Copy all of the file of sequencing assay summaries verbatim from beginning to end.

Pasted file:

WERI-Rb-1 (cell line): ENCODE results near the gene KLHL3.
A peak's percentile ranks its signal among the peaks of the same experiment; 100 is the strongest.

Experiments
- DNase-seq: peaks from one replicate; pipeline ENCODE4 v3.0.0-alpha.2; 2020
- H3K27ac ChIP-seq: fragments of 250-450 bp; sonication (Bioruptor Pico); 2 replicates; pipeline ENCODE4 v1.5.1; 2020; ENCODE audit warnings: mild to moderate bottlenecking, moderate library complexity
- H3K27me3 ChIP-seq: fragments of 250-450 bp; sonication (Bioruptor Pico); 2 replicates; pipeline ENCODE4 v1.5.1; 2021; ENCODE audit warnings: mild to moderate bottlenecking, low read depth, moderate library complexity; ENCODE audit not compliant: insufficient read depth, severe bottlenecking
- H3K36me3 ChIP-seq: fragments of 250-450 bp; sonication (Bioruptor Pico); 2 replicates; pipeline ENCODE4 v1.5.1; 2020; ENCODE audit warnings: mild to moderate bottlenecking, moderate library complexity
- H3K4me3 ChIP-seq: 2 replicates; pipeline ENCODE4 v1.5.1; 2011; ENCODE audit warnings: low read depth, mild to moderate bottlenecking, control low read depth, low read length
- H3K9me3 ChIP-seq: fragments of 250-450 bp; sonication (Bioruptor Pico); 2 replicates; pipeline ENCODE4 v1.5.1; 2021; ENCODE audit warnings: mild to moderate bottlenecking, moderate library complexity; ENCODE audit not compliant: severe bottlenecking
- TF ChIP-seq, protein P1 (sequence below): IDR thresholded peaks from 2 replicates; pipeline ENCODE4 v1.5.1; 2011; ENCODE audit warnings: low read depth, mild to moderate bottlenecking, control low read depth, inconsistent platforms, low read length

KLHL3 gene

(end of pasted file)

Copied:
WERI-Rb-1 (cell line): ENCODE results near the gene KLHL3.
A peak's percentile ranks its signal among the peaks of the same experiment; 100 is the strongest.

Experiments
- DNase-seq: peaks from one replicate; pipeline ENCODE4 v3.0.0-alpha.2; 2020
- H3K27ac ChIP-seq: fragments of 250-450 bp; sonication (Bioruptor Pico); 2 replicates; pipeline ENCODE4 v1.5.1; 2020; ENCODE audit warnings: mild to moderate bottlenecking, moderate library complexity
- H3K27me3 ChIP-seq: fragments of 250-450 bp; sonication (Bioruptor Pico); 2 replicates; pipeline ENCODE4 v1.5.1; 2021; ENCODE audit warnings: mild to moderate bottlenecking, low read depth, moderate library complexity; ENCODE audit not compliant: insufficient read depth, severe bottlenecking
- H3K36me3 ChIP-seq: fragments of 250-450 bp; sonication (Bioruptor Pico); 2 replicates; pipeline ENCODE4 v1.5.1; 2020; ENCODE audit warnings: mild to moderate bottlenecking, moderate library complexity
- H3K4me3 ChIP-seq: 2 replicates; pipeline ENCODE4 v1.5.1; 2011; ENCODE audit warnings: low read depth, mild to moderate bottlenecking, control low read depth, low read length
- H3K9me3 ChIP-seq: fragments of 250-450 bp; sonication (Bioruptor Pico); 2 replicates; pipeline ENCODE4 v1.5.1; 2021; ENCODE audit warnings: mild to moderate bottlenecking, moderate library complexity; ENCODE audit not compliant: severe bottlenecking
- TF ChIP-seq, protein P1 (sequence below): IDR thresholded peaks from 2 replicates; pipeline ENCODE4 v1.5.1; 2011; ENCODE audit warnings: low read depth, mild to moderate bottlenecking, control low read depth, inconsistent platforms, low read length

KLHL3 gene